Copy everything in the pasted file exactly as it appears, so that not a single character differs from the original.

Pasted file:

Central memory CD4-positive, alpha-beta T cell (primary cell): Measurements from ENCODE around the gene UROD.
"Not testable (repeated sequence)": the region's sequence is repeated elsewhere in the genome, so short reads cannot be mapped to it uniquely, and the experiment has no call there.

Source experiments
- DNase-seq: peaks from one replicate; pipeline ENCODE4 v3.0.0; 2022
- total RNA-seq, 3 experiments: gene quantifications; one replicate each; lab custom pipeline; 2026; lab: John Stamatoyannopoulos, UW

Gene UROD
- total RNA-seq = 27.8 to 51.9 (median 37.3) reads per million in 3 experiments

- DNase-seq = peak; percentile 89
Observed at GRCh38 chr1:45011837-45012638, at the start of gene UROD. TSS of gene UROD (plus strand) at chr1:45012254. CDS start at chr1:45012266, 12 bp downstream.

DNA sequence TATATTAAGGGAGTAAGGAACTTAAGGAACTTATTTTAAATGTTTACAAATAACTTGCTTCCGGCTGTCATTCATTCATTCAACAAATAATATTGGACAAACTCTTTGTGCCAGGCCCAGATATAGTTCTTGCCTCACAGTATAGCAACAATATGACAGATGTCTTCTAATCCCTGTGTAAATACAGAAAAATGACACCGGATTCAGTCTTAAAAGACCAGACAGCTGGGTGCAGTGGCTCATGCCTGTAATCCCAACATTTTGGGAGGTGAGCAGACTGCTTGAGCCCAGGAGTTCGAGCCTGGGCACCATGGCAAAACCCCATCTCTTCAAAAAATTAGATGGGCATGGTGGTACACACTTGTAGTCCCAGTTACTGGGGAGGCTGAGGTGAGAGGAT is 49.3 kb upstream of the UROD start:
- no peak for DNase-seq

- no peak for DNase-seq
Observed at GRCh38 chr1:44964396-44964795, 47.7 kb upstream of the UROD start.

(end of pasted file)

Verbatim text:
Central memory CD4-positive, alpha-beta T cell (primary cell): Measurements from ENCODE around the gene UROD.
"Not testable (repeated sequence)": the region's sequence is repeated elsewhere in the genome, so short reads cannot be mapped to it uniquely, and the experiment has no call there.

Source experiments
- DNase-seq: peaks from one replicate; pipeline ENCODE4 v3.0.0; 2022
- total RNA-seq, 3 experiments: gene quantifications; one replicate each; lab custom pipeline; 2026; lab: John Stamatoyannopoulos, UW

Gene UROD
- total RNA-seq = 27.8 to 51.9 (median 37.3) reads per million in 3 experiments

- DNase-seq = peak; percentile 89
Observed at GRCh38 chr1:45011837-45012638, at the start of gene UROD. TSS of gene UROD (plus strand) at chr1:45012254. CDS start at chr1:45012266, 12 bp downstream.

DNA sequence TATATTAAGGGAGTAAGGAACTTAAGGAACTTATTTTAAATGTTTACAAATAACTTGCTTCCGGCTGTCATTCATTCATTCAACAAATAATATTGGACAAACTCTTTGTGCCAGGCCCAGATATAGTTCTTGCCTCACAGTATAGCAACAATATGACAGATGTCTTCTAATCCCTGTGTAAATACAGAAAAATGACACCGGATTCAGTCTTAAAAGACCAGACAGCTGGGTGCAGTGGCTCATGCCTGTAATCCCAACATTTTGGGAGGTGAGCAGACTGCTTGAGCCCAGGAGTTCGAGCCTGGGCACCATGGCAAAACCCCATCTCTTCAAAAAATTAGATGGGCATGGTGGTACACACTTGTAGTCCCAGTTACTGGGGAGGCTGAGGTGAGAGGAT is 49.3 kb upstream of the UROD start:
- no peak for DNase-seq

- no peak for DNase-seq
Observed at GRCh38 chr1:44964396-44964795, 47.7 kb upstream of the UROD start.